The actor policy is updated using sampled gradient as follows:

In the problem of sizing the depth profile of MFL inspection, four parameters are involved in the reconstruction process, the reference depth profile

This paper is inspired by the similarity between the training process of RL and model-based iteration method. The similarity is illustrated as shown in Figure

Similarity between the learning process of reinforcement learning and classic iteration method.

In this paper, an actor-critic structure-based RL method for complex depth profile reconstruction is proposed. The algorithm of Deep Deterministic Policy Gradients (DDPG) is adopted to train the actor-critic structure [

As the target of this MFL inverse problem is sizing the depth profile as precisely as possible, it means the subdefect

Illustration of pinning-based depth reconstruction within the ROI.

Flowchart of PACS learning process within one episode.

Initialize actor network

For episode = 1, M do

Initialize pinning subdefects

Get initial observation state

For

Generate an action

Execute action

Interpolate to get the full depth profile

Store

If capacity of replay buffer

Randomly sample

Update the critic network and actor network with (

Update the target networks:

end if

If error between each reference subdefect and reconstructed subdefect is less than

break

end if

end for

end for

From Algorithm 1, it can be seen that, within one episode,

To test the accuracy of the algorithm proposed along with robustness, a simplified nonlinear numerical forward model is adopted as in [

Dimension of the forward model with a defect of 49 subdefects.

In order to test the effectiveness of the algorithm proposed in this paper, three error measurements are given. These measurements are root mean squared error (RMSE), peak depth error (PDE), and maximum deviation (MD). These measurements are described in (

Illustration of PDE and MD.

The structure of actor network and critic network of PACS algorithm is described as follows. There are 82 neutrons in the input layer of actor network: 11 neutrons for the pinning subdefect normalized depth vector and 71 neutrons for the normalized reference signal. The sampling position of signal used as part of the state is illustrated in Figure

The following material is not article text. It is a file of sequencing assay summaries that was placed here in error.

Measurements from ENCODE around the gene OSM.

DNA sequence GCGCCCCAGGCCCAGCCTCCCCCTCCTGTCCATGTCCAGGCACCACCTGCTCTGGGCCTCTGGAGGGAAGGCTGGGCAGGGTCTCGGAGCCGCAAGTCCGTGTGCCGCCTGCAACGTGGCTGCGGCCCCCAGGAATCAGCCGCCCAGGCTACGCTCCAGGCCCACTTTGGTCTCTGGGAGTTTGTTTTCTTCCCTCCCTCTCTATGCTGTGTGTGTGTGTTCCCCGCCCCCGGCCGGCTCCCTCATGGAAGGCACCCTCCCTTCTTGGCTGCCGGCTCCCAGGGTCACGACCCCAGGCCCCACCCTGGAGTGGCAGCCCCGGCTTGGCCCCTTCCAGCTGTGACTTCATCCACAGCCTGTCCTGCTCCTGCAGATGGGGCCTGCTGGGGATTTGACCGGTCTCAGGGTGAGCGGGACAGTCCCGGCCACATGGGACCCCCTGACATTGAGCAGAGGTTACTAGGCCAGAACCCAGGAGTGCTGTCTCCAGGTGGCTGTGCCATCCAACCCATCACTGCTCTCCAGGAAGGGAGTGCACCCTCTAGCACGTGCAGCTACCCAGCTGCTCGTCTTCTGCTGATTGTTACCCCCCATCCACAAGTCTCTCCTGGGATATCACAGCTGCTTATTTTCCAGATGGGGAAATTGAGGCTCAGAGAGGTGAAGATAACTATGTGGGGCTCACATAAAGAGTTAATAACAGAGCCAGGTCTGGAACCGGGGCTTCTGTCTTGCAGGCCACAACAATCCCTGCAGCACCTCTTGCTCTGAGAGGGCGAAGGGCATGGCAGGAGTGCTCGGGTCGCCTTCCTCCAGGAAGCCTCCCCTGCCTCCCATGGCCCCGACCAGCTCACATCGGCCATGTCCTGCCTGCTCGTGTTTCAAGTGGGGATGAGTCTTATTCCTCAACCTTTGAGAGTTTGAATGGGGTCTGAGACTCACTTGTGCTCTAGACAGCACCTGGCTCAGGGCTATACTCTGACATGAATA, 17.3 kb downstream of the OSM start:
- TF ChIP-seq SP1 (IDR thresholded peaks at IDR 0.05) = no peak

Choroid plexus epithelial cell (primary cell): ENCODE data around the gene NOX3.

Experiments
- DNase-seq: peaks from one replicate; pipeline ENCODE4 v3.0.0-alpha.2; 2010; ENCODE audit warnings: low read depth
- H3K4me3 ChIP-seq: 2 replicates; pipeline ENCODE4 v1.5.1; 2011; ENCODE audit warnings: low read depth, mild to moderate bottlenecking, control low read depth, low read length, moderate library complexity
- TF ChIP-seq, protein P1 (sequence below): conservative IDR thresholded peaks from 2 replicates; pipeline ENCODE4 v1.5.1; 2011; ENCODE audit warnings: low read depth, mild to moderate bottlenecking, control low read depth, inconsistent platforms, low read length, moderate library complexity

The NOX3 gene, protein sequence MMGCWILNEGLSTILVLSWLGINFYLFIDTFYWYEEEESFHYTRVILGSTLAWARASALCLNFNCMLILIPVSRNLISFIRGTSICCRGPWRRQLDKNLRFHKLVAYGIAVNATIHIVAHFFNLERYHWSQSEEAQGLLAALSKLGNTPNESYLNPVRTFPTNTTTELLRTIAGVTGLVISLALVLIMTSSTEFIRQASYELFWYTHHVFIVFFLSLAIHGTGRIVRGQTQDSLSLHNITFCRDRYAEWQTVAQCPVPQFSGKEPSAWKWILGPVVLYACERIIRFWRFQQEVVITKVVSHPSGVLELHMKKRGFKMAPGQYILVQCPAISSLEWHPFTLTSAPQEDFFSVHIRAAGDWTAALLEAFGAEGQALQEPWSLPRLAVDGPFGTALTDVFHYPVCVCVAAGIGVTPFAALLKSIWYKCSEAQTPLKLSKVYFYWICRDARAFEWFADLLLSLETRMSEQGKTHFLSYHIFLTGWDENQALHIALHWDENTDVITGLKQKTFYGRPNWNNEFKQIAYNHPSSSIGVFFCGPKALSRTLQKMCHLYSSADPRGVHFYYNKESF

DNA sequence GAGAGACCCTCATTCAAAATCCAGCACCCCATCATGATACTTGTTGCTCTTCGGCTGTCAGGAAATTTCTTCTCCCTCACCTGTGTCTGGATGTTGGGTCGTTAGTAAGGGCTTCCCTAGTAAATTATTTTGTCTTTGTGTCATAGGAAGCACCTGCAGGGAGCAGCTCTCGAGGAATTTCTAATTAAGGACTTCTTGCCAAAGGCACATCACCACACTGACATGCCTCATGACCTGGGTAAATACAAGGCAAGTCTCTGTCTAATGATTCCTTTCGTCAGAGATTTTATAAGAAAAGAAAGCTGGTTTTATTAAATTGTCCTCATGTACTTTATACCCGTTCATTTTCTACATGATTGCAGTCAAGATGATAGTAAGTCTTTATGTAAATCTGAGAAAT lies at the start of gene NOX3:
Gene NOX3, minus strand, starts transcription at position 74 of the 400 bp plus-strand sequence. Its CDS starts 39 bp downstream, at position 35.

Illustration of sampling position of the inspection signal as part of state.

The number of episodes

There are 10000 randomly generated complex defects with corresponding sampled signal generated with COMSOL Multiphysics 5.3a with MATLAB. 5000 of the pieces of data are used as training data set and 5000 others as testing data set. The algorithm proposed is coded with Python and TensorFlow 1.15. All the data and algorithm are run on a laptop with Intel i7 10750H processor and 16 GB RAM.

Sizing results with different ranking of MD value. (a) 10% ranking. (b) 30% ranking. (c) 70% ranking. (d) 90% ranking.

From error definition (

The signals for corresponding reconstructed depth profile in Figure

Signal used to get the results in Figure

Error convergence for corresponding results in Figure

To show the robustness of the algorithm proposed in this paper, the algorithm is trained with different size of training data sets. The size of the testing data set is 5000, which is the same as that in Figure

Error distribution of results from different size of training data sets. (a) PDE. (b) MD. (c) RMSE.

The actor-critic structured DDPG, the direct Gauss–Newton optimization (DGNO) in [

Results shown as distribution of error definitions from different reconstruction methods. (a) PDE. (b) MD. (c) RMSE.

In this paper, a pinning actor-critic structure-based solution for sizing complex depth profile with high degree of freedom of MFL inspection is studied. By involving the actor-critic structure, a novel way of utilizing the fine numerical based forward model in reconstructing the depth profile for MFL inspection is given. To solve the problem of the performance of reward deficiency, which is measured as Euclidean distance, a pinning strategy is given. By introducing the pinning subdefects, the action space has less variability than giving every subdefect an action. The robustness of the reconstruction results is improved by involving PACS.

The effectiveness of PACS proposed in this paper is tested with simulation results from nonlinear numerical forward models of MFL inspection with FEM. The results that are shown in a statistic way show the effectiveness of PACS proposed in this paper. The depth profiles reconstructed from signal with 20 dB noise are close to depth profiles reconstructed from noise-free signal, proving the robustness of PACS proposed. The results also show good accuracy compared with representative solutions of depth profile reconstruction.

No data were used to support this study.

The authors declare that they have no conflicts of interest.

This work was supported by the National Natural Science Foundation of China (Grant nos. 61703087 and 71502029).